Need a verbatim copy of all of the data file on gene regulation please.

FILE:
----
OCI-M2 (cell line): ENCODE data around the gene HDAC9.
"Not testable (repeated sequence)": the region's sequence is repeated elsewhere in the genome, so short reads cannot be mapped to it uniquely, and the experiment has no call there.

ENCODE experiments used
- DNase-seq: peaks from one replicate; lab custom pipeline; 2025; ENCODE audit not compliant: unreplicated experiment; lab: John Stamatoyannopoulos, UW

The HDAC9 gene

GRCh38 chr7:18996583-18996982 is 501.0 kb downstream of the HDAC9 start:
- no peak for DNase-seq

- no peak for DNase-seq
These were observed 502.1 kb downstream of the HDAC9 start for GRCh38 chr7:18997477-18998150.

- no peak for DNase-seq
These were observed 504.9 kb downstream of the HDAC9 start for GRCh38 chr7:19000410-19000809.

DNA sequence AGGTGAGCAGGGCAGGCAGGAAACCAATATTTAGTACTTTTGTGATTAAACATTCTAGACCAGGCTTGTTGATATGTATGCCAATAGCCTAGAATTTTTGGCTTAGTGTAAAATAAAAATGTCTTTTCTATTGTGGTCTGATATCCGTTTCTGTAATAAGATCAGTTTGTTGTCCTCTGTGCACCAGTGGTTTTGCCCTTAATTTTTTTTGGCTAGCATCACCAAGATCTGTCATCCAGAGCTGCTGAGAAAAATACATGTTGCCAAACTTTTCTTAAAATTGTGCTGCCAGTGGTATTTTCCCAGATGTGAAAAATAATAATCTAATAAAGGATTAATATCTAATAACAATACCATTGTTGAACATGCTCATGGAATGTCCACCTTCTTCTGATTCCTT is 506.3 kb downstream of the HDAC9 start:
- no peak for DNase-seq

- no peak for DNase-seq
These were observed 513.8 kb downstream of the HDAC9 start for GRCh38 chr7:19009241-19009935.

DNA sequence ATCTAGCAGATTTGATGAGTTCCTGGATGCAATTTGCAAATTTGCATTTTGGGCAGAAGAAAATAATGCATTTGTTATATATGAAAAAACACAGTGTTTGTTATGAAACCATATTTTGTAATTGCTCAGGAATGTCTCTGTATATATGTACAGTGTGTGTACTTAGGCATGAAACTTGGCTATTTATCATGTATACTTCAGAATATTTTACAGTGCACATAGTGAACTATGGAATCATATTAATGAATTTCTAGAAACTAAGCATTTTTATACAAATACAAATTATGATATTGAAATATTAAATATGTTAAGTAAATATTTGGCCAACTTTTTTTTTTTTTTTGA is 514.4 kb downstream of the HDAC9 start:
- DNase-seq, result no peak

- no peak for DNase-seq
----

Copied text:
OCI-M2 (cell line): ENCODE data around the gene HDAC9.
"Not testable (repeated sequence)": the region's sequence is repeated elsewhere in the genome, so short reads cannot be mapped to it uniquely, and the experiment has no call there.

ENCODE experiments used
- DNase-seq: peaks from one replicate; lab custom pipeline; 2025; ENCODE audit not compliant: unreplicated experiment; lab: John Stamatoyannopoulos, UW

The HDAC9 gene

GRCh38 chr7:18996583-18996982 is 501.0 kb downstream of the HDAC9 start:
- no peak for DNase-seq

- no peak for DNase-seq
These were observed 502.1 kb downstream of the HDAC9 start for GRCh38 chr7:18997477-18998150.

- no peak for DNase-seq
These were observed 504.9 kb downstream of the HDAC9 start for GRCh38 chr7:19000410-19000809.

DNA sequence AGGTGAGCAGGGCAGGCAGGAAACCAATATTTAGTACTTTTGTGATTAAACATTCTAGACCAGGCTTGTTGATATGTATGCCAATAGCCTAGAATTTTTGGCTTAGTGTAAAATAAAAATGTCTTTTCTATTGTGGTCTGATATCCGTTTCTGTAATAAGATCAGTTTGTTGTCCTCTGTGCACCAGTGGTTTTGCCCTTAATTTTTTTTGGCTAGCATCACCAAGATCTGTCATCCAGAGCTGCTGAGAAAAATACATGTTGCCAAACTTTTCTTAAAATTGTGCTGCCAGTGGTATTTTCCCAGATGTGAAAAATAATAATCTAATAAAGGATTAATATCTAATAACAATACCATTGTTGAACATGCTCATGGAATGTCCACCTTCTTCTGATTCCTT is 506.3 kb downstream of the HDAC9 start:
- no peak for DNase-seq

- no peak for DNase-seq
These were observed 513.8 kb downstream of the HDAC9 start for GRCh38 chr7:19009241-19009935.

DNA sequence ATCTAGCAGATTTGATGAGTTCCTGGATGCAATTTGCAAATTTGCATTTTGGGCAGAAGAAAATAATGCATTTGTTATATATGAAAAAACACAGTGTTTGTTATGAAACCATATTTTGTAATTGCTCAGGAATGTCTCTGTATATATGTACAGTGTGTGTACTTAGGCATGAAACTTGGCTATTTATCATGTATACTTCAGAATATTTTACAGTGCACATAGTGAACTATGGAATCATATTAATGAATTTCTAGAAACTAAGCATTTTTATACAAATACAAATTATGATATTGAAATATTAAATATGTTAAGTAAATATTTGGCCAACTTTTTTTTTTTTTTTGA is 514.4 kb downstream of the HDAC9 start:
- DNase-seq, result no peak

- no peak for DNase-seq